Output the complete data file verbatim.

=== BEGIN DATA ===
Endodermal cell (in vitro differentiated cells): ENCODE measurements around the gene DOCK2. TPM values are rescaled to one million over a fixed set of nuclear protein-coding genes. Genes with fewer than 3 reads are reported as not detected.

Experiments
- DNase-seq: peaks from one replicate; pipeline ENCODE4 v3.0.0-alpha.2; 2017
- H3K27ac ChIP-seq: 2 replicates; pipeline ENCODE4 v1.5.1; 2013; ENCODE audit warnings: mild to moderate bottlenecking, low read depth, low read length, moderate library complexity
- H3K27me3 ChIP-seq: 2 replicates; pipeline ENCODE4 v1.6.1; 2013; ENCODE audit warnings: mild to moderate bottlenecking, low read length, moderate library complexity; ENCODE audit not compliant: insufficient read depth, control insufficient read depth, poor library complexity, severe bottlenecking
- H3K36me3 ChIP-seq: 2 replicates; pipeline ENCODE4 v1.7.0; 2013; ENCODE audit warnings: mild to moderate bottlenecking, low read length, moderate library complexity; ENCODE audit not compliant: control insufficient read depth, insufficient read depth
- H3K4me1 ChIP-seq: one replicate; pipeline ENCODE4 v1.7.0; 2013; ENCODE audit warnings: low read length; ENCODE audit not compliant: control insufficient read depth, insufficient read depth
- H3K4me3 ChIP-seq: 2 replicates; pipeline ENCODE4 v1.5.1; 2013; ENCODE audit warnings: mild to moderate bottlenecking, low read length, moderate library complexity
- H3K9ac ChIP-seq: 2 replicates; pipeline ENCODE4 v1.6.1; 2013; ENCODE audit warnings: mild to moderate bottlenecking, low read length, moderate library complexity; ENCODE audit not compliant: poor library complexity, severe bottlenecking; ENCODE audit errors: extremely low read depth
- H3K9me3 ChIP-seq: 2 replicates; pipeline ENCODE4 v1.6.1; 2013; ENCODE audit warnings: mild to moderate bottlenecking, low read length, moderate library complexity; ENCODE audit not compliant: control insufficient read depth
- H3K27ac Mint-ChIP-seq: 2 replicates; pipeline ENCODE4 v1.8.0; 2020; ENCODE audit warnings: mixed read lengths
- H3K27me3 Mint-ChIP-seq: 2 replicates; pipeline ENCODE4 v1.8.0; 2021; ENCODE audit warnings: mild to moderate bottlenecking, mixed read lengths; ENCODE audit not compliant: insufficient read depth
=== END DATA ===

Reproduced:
Endodermal cell (in vitro differentiated cells): ENCODE measurements around the gene DOCK2. TPM values are rescaled to one million over a fixed set of nuclear protein-coding genes. Genes with fewer than 3 reads are reported as not detected.

Experiments
- DNase-seq: peaks from one replicate; pipeline ENCODE4 v3.0.0-alpha.2; 2017
- H3K27ac ChIP-seq: 2 replicates; pipeline ENCODE4 v1.5.1; 2013; ENCODE audit warnings: mild to moderate bottlenecking, low read depth, low read length, moderate library complexity
- H3K27me3 ChIP-seq: 2 replicates; pipeline ENCODE4 v1.6.1; 2013; ENCODE audit warnings: mild to moderate bottlenecking, low read length, moderate library complexity; ENCODE audit not compliant: insufficient read depth, control insufficient read depth, poor library complexity, severe bottlenecking
- H3K36me3 ChIP-seq: 2 replicates; pipeline ENCODE4 v1.7.0; 2013; ENCODE audit warnings: mild to moderate bottlenecking, low read length, moderate library complexity; ENCODE audit not compliant: control insufficient read depth, insufficient read depth
- H3K4me1 ChIP-seq: one replicate; pipeline ENCODE4 v1.7.0; 2013; ENCODE audit warnings: low read length; ENCODE audit not compliant: control insufficient read depth, insufficient read depth
- H3K4me3 ChIP-seq: 2 replicates; pipeline ENCODE4 v1.5.1; 2013; ENCODE audit warnings: mild to moderate bottlenecking, low read length, moderate library complexity
- H3K9ac ChIP-seq: 2 replicates; pipeline ENCODE4 v1.6.1; 2013; ENCODE audit warnings: mild to moderate bottlenecking, low read length, moderate library complexity; ENCODE audit not compliant: poor library complexity, severe bottlenecking; ENCODE audit errors: extremely low read depth
- H3K9me3 ChIP-seq: 2 replicates; pipeline ENCODE4 v1.6.1; 2013; ENCODE audit warnings: mild to moderate bottlenecking, low read length, moderate library complexity; ENCODE audit not compliant: control insufficient read depth
- H3K27ac Mint-ChIP-seq: 2 replicates; pipeline ENCODE4 v1.8.0; 2020; ENCODE audit warnings: mixed read lengths
- H3K27me3 Mint-ChIP-seq: 2 replicates; pipeline ENCODE4 v1.8.0; 2021; ENCODE audit warnings: mild to moderate bottlenecking, mixed read lengths; ENCODE audit not compliant: insufficient read depth